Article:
Asserting that the undertaking is not "without precedent" is wrong because Augustine's Confessions is a definite precedent; and furthermore, Rousseau himself cites Augustine's book in his own Confessions. Today, Rousseau's Confessions have a constellation of imitators.

To be fair we must say that Augustine's Confessions followed the traditional catholic confessions in which the offender would seek to expiate his sins by means of a voiced acknowledgment of his transgressions. With Rousseau confessions become more of a psychological and fictional narrative, initiating in this sense a 'modern' way of autobiographical confessions.

Faced with severe criticism from his enemies, Rousseau decides to write a book that would show him as "a man in all the truth of nature." In the process he assures us that every bit of detail that he tells us nothing but pure fact: "This is what I have done, what I have thought, what I was. I have told the good and the bad with equal frankness. I have neither omitted anything bad, nor interpolated anything good."

Yet, Voltaire wrote that Rousseau placed his five sons in orphanages. Who shall we trust? Is Rousseau a hypocrite attempting to cleanse his personal record with a sanitized 'confession?'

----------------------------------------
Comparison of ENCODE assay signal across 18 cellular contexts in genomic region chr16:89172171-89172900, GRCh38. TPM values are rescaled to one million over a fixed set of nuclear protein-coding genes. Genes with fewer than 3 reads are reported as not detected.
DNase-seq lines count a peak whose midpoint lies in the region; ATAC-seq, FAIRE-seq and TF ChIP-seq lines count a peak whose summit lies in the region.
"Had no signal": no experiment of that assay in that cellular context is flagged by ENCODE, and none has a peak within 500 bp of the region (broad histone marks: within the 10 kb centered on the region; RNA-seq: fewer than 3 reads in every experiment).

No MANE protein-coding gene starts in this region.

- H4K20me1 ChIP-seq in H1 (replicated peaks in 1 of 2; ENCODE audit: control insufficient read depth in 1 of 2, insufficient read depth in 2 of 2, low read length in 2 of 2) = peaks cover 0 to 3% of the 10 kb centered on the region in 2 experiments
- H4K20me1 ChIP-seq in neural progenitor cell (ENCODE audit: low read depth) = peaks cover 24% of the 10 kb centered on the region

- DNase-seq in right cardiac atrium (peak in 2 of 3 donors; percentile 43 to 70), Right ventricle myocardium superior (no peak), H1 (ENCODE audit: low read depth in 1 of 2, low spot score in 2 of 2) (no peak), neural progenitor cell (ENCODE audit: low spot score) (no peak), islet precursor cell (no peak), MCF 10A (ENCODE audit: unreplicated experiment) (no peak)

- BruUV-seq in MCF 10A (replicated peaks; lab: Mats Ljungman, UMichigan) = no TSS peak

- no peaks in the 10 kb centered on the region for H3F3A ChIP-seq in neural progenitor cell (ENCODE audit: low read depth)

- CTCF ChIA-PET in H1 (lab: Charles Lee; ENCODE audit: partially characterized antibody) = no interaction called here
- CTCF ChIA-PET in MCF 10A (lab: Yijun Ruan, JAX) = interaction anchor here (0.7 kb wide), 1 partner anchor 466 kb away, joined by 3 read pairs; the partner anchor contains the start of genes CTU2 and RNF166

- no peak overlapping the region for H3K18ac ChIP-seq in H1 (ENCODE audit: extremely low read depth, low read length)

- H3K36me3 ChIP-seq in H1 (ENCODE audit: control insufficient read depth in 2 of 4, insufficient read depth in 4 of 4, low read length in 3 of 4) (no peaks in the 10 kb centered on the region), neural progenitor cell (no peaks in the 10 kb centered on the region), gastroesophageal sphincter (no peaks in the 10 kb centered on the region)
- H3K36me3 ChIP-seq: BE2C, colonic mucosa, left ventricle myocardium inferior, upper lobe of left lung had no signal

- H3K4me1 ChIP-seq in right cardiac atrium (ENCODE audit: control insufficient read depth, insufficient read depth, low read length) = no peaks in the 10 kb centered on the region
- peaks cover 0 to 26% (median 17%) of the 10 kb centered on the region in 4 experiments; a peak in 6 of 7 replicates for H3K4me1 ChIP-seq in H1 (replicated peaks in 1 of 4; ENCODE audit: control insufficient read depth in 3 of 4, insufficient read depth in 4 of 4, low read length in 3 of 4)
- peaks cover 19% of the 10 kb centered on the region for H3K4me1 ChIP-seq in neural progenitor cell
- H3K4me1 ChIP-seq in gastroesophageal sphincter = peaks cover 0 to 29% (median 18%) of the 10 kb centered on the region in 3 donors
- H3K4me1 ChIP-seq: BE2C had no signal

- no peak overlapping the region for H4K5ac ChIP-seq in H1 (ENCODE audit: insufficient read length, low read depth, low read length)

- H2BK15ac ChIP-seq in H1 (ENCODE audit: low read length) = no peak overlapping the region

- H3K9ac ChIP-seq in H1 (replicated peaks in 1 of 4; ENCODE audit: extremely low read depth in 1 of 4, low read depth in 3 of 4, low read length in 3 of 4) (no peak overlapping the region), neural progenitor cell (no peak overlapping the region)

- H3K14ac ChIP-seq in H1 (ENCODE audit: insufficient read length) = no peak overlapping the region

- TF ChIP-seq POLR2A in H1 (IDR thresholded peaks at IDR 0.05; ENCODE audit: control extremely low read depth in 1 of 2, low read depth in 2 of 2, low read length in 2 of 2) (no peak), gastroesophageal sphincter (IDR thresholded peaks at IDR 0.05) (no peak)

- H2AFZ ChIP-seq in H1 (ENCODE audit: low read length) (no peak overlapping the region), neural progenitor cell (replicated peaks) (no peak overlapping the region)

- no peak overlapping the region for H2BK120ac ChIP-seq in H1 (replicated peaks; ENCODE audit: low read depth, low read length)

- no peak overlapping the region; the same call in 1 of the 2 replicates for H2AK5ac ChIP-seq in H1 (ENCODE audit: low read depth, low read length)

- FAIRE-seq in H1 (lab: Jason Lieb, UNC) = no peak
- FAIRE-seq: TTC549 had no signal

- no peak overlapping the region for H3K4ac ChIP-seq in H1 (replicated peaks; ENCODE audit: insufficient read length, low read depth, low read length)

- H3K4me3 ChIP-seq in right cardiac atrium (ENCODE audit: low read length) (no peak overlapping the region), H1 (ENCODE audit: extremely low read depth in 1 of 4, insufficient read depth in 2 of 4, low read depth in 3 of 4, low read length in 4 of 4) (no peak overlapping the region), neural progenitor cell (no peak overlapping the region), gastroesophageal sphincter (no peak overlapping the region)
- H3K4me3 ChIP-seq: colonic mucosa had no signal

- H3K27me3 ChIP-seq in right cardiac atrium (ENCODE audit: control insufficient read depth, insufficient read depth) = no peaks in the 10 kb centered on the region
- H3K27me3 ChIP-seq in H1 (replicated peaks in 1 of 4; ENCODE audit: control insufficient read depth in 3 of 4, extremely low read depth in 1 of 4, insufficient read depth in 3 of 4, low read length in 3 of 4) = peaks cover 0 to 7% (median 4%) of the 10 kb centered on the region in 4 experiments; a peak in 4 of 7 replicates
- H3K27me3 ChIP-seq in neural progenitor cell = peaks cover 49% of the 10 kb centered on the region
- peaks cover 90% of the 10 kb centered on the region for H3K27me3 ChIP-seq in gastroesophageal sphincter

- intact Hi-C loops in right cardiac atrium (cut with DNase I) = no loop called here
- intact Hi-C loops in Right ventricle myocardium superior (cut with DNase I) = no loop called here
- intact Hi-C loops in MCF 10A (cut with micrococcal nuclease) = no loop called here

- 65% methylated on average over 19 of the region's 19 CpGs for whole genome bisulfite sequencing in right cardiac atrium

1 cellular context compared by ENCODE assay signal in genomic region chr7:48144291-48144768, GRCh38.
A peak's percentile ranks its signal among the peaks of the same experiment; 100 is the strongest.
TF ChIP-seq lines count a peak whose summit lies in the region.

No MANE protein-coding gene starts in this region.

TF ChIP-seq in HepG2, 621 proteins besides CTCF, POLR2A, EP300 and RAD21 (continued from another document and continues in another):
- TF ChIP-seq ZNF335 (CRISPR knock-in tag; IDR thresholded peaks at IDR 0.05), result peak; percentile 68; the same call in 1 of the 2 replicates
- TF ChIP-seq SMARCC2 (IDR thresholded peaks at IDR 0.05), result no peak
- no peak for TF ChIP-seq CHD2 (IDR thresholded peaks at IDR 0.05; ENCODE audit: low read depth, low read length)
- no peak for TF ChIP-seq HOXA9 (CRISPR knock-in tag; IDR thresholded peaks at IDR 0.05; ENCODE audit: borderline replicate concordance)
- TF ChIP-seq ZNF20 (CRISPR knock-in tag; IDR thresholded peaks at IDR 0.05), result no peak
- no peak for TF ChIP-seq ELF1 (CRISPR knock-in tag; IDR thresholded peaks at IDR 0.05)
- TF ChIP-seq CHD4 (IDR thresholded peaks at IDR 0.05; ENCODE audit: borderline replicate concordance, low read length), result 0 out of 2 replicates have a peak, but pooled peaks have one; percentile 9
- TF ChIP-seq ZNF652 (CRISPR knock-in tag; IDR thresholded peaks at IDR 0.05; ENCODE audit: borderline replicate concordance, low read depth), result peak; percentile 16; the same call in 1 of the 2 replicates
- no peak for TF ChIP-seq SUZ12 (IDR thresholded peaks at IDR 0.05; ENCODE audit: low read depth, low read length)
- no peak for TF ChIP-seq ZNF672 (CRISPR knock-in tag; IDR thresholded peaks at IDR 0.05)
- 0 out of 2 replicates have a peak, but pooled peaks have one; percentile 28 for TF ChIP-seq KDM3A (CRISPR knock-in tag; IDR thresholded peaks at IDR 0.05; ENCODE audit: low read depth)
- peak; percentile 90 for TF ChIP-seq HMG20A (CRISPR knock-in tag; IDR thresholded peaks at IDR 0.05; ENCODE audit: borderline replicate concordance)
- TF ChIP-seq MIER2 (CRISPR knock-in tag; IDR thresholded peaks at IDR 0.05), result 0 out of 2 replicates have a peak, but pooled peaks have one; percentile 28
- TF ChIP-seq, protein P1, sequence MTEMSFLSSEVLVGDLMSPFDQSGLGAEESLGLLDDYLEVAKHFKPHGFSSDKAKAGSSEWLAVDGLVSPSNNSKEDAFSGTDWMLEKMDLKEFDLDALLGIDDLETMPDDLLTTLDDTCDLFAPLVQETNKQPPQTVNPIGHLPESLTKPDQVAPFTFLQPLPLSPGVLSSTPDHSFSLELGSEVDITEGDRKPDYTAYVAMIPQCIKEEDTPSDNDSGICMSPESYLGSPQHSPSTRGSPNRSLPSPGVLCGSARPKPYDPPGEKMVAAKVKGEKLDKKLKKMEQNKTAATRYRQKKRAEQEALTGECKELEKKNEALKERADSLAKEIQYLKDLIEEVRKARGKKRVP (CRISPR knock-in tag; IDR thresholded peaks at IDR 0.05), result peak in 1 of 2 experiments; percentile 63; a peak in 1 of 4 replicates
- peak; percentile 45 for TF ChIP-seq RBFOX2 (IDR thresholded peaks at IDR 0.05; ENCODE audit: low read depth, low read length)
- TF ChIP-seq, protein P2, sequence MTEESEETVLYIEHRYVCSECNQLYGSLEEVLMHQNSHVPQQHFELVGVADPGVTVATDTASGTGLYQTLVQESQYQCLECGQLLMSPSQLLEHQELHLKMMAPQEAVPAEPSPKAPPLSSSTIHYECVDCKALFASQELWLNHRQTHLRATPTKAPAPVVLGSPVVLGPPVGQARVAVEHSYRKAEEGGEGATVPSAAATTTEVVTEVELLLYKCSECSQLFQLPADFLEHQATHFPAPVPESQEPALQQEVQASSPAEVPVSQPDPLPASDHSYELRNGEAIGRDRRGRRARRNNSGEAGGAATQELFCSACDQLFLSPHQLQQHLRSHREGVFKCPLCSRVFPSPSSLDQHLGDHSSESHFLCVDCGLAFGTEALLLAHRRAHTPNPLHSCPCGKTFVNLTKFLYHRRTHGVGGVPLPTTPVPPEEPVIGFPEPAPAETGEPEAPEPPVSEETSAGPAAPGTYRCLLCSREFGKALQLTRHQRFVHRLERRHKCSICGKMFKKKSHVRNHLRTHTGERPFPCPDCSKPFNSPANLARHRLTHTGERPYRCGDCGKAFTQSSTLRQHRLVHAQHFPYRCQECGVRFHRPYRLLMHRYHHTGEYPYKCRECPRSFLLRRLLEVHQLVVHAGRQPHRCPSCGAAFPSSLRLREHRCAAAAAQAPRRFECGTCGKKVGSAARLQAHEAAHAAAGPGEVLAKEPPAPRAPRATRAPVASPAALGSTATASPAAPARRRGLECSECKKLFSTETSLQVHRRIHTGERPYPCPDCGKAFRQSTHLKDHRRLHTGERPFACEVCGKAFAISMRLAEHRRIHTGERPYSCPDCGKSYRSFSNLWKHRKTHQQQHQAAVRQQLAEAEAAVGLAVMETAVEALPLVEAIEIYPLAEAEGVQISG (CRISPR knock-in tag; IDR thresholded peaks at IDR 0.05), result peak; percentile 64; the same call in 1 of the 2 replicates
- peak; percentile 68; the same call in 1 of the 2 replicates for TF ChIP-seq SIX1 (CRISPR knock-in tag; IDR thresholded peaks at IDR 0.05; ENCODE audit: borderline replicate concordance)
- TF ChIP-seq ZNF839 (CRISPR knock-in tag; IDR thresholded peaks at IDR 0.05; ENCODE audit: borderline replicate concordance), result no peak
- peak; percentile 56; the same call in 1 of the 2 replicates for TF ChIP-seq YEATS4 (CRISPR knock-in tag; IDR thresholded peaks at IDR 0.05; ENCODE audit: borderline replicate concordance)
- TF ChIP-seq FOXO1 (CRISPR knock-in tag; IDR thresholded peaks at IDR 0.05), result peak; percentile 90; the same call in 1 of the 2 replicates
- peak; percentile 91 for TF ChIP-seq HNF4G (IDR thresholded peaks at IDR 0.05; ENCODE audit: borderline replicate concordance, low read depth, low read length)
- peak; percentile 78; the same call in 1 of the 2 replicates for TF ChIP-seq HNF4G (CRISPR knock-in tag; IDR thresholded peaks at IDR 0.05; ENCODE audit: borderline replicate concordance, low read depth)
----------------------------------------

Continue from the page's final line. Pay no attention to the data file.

Rousseau on psychology and language: While Augustine pondered the mansion and many chambers of memory, Rousseau theorized on 'the self,' the problem of identity, and language. In his "Essay on the Origin of Languages" (Essai sur l'origine des langues) he speculates on the possible sources of speech. But it is in the Confessions that he puts into practice those sources of speech: the signs and supplements of the original objects and presences.

Rousseau writes: "I would never finish if I were to describe in detail all the follies that the recollection of my dear maman made me commit when I was no longer in her presence. How often I kissed my bed, recalling that she had slept in it, my curtain, and all the furniture in the room, since they belonged to her and her beautiful hand had touched them, even the floor, on which I prostrated myself, thinking that she had walked upon it."

As Derrida has made clear, Rousseau is using signs --written words-- to bring about a presence ('maman') that is absent. And though such absence will never materialize, it has the power to move him as if it were the real "thing-in-itself." Therefore, the bed, the curtains, the furniture, the room itself, are all signs that enable him pursue 'the recollection' and thus by means of mental impressions and signifiers create the signified.

In his own informal way Rousseau anticipated not only Freudian psychology, but also the work of Ferdinand de Saussure, Structuralism, Deconstruction, the linguistic turn, and other theorists.

One has to wonder if the much admired work of many writers of the 19th and 20th centuries would have gotten so far, had not Rousseau laid the foundations? In spite of the fact that many intellectuals have little respect for his personal adventures, lies, and the grotesques acts of a rascal, his work is serious and original.

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Professor Guerrero's Blog

Co-author of East of Tiffany's, 13 short stories that will warm your heart - See 101 reviews in Amazon.com and 37 in Barnes and Noble.

on KINDLE on NOOK